The Environment Ministry on Monday issued a notification banning the use of plastics for packaging gutka and other tobacco products after it was pulled up by the Supreme Court for not implementing the law regulating the use of the environmentally harmful polymers.
The Plastic Waste (Management and Handling) Rules, 2011 also bans the packaging of foodstuffs in recycled plastics or compostable plastics.
On February 2, the Supreme Court had refused to grant more time to the Centre for implementing the law to regulate the use of plastic for packaging tobacco products and asked it to notify that within two days.
Environment Minister Jairam Ramesh, however, on Monday said it is impractical and undesirable to impose a blanket ban on the use of plastic all over the country.
“The real challenge is to improve municipal solid waste management systems. In addition to the privatisation and mechanisation of the municipal solid waste management systems, we must be sensitive to the needs and concerns of the lakhs of people involved in the informal sector,” the Minister said.
The new notification replaces the earlier Recycled Plastics Manufacture and Usage Rules, 1999 (amended in 2003).
“These Rules have been brought out following detailed discussions and consultations with a wide spectrum of stakeholders including civil society, industry bodies, relevant central government Ministries and state governments,” the Ministry said.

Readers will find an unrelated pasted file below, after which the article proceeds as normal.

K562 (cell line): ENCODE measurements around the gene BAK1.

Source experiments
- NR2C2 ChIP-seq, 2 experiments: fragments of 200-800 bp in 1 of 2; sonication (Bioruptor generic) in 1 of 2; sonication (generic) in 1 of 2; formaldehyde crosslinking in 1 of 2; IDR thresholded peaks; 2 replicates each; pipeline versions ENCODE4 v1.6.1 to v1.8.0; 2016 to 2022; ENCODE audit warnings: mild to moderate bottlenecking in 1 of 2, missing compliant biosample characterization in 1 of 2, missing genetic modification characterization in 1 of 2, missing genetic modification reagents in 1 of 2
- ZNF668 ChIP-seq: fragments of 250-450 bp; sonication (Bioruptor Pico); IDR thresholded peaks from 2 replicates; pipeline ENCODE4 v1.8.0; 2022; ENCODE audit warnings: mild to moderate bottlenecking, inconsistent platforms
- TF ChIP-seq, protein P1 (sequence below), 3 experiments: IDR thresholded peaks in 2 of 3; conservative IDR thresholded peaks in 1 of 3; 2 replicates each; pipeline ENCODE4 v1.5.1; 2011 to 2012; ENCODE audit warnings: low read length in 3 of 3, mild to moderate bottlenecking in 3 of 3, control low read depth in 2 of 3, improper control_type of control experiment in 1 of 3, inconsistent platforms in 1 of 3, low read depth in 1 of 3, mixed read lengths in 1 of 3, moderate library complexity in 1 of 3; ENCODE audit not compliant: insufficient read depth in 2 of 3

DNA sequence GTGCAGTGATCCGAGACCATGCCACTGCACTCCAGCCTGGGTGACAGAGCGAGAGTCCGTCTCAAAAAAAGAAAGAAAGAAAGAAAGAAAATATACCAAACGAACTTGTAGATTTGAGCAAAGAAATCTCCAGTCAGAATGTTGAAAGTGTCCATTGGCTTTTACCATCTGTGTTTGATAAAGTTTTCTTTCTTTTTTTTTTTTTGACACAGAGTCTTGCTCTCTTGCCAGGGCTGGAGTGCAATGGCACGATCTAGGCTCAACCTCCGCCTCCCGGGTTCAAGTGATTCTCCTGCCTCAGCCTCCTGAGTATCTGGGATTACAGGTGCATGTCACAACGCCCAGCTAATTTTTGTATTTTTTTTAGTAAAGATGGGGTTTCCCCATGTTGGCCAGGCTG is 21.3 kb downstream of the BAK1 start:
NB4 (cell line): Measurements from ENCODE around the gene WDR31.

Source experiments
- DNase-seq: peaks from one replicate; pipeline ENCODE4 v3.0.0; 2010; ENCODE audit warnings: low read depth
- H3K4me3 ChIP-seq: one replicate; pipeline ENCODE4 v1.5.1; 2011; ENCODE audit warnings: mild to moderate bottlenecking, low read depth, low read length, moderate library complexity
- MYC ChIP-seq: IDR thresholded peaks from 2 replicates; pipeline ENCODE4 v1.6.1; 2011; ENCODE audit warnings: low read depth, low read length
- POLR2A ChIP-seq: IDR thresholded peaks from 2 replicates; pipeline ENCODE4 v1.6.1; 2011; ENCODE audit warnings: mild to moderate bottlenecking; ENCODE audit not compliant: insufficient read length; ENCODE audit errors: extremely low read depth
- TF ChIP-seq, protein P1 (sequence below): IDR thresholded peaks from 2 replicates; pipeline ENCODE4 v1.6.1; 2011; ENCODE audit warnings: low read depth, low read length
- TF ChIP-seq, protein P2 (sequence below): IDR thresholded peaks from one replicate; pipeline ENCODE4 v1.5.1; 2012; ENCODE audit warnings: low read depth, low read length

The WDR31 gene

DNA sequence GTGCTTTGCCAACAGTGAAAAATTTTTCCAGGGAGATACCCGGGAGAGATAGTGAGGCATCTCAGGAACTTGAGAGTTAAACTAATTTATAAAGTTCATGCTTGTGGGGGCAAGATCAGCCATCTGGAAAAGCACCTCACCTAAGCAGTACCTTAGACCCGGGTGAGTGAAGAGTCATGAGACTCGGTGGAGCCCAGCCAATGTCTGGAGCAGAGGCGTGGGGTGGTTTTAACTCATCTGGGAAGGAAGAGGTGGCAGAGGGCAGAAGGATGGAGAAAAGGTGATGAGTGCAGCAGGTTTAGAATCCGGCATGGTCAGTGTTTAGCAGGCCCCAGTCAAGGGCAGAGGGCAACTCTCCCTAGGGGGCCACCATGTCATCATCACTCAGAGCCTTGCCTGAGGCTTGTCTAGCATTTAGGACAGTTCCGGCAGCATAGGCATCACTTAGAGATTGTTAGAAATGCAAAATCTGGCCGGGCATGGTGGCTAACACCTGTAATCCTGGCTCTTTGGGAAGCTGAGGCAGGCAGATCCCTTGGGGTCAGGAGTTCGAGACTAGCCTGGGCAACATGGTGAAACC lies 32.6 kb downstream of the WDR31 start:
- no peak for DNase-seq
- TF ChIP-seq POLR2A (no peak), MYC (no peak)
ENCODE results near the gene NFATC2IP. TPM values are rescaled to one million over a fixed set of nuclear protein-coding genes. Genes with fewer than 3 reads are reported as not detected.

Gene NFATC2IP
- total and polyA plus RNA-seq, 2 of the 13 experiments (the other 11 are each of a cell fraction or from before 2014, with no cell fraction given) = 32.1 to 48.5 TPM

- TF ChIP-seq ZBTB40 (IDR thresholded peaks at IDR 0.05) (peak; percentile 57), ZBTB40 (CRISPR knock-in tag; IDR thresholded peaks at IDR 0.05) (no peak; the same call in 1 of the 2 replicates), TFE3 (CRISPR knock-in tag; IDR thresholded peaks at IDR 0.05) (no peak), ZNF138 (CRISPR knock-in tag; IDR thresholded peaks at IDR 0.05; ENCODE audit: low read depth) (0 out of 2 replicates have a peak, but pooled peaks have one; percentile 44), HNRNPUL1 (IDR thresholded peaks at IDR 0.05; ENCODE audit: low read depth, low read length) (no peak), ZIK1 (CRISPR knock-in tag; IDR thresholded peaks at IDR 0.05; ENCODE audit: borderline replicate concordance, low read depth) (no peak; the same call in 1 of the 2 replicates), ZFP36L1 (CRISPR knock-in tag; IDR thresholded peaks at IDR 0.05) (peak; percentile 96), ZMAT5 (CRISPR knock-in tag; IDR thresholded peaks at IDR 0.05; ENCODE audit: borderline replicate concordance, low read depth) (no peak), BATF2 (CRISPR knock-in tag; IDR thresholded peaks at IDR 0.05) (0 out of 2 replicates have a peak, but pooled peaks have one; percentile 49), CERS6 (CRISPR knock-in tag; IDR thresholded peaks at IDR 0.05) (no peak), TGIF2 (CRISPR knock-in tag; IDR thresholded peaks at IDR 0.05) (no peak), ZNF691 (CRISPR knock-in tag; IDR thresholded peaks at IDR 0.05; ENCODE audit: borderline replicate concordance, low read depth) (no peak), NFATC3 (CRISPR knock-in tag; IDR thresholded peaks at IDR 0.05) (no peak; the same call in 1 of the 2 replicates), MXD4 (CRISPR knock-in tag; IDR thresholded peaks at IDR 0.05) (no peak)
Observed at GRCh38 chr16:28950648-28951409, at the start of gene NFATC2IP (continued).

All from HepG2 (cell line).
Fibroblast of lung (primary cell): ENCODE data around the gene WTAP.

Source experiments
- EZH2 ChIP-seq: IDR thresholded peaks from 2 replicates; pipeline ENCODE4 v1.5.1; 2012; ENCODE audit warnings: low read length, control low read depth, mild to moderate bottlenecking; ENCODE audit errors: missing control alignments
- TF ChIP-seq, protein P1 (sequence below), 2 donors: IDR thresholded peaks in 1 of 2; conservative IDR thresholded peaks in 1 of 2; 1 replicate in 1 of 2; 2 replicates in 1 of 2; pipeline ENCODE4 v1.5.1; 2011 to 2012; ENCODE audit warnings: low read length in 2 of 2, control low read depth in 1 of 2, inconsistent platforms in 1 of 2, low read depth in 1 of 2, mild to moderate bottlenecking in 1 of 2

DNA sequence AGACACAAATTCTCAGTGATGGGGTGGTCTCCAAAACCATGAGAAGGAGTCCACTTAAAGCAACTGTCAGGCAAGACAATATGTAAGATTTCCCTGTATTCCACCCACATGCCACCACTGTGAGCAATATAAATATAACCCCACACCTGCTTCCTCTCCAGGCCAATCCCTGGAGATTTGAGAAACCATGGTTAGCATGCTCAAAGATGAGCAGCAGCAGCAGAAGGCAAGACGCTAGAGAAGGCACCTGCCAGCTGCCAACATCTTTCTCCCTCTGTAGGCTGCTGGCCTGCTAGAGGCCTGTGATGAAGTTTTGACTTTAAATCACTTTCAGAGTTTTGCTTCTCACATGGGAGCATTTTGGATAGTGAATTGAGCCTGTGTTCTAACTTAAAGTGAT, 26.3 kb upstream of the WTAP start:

Under the new Rules, recycled carry bags shall conform to specific Bureau of Indian Standards (BIS).
“Plastic carry bags shall either be white or only with those pigments and colourants which are in conformity with the bar prescribed by the BIS. This shall apply expressly for pigments and colourants to be used in plastic products which come in contact with foodstuffs, pharmaceuticals and drinking water.
The new rules say that plastic carry bags shall not be less than 40 microns in thickness. Under the earlier rules, the minimum thickness was 20 microns.
Several state governments have stipulated varying minimum thickness. It is now expected that 40 microns norms will become the uniform standard to be followed across the country, the Ministry said.
According to the new rules, the minimum size (of 8x12 inches) for the plastic carry bags prescribed under the earlier Rules has been dispensed with.
“Carry bags can be made from compostable plastics provided they conform to BIS standards,” it said.
One of the major provisions under the new rules is the explicit recognition of the role of waste pickers.
“The new rules require the municipal authority to constructively engage agencies or groups working in waste management including these waste pickers. This is the very first time that such a special dispensation has been made,” the Ministry said.